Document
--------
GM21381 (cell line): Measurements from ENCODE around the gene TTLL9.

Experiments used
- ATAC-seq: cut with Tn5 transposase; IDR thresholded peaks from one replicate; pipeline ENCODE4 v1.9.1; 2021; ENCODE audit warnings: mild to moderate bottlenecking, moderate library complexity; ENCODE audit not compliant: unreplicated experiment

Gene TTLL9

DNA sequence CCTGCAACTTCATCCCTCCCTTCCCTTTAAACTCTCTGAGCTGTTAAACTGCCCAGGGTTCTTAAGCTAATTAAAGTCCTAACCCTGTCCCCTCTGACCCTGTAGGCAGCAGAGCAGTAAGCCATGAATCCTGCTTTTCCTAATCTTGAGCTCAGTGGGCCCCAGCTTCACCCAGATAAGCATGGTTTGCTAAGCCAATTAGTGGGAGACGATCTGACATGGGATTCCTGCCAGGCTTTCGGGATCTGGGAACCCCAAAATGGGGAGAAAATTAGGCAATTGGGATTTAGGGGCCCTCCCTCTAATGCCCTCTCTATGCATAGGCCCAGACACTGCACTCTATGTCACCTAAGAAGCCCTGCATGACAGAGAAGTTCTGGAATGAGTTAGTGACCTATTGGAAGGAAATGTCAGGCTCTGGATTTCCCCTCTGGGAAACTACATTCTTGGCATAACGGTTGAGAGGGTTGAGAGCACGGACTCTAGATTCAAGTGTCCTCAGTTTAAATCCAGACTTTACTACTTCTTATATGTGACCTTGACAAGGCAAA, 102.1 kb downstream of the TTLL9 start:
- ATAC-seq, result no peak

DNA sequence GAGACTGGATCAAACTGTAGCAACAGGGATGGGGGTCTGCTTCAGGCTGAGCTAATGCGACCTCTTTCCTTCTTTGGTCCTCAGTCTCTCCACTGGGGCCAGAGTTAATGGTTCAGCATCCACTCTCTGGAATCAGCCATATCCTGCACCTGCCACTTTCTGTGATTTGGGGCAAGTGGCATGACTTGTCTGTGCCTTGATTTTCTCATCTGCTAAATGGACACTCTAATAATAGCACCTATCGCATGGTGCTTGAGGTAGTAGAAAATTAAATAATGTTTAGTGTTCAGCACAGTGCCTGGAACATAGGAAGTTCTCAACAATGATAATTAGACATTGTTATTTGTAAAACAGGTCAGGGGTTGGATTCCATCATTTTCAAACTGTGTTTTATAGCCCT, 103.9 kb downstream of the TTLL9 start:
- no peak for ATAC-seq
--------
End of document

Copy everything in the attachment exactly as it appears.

GM21381 (cell line): Measurements from ENCODE around the gene TTLL9.

Experiments used
- ATAC-seq: cut with Tn5 transposase; IDR thresholded peaks from one replicate; pipeline ENCODE4 v1.9.1; 2021; ENCODE audit warnings: mild to moderate bottlenecking, moderate library complexity; ENCODE audit not compliant: unreplicated experiment

Gene TTLL9

DNA sequence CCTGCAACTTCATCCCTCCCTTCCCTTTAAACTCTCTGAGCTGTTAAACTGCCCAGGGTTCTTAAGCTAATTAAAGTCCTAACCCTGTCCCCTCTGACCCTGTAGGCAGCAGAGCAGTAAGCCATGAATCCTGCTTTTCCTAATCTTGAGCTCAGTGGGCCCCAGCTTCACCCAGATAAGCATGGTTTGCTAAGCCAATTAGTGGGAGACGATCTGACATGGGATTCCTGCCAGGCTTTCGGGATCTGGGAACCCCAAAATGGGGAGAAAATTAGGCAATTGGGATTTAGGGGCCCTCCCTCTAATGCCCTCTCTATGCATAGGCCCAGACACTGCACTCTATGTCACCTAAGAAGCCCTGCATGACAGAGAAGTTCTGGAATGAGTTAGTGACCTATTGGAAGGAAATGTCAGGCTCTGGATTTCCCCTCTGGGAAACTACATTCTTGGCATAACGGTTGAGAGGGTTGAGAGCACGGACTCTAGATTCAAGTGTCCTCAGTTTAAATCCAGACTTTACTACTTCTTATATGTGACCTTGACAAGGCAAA, 102.1 kb downstream of the TTLL9 start:
- ATAC-seq, result no peak

DNA sequence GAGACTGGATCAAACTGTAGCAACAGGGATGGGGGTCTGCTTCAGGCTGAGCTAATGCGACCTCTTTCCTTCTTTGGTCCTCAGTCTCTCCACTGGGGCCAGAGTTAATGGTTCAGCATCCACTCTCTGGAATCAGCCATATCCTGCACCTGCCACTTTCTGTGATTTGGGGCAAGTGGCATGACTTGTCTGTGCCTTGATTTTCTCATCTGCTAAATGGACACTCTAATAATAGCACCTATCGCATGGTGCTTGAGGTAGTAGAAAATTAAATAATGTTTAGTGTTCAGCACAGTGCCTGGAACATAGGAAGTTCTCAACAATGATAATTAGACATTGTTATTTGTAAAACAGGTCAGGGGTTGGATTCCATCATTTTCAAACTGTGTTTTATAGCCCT, 103.9 kb downstream of the TTLL9 start:
- no peak for ATAC-seq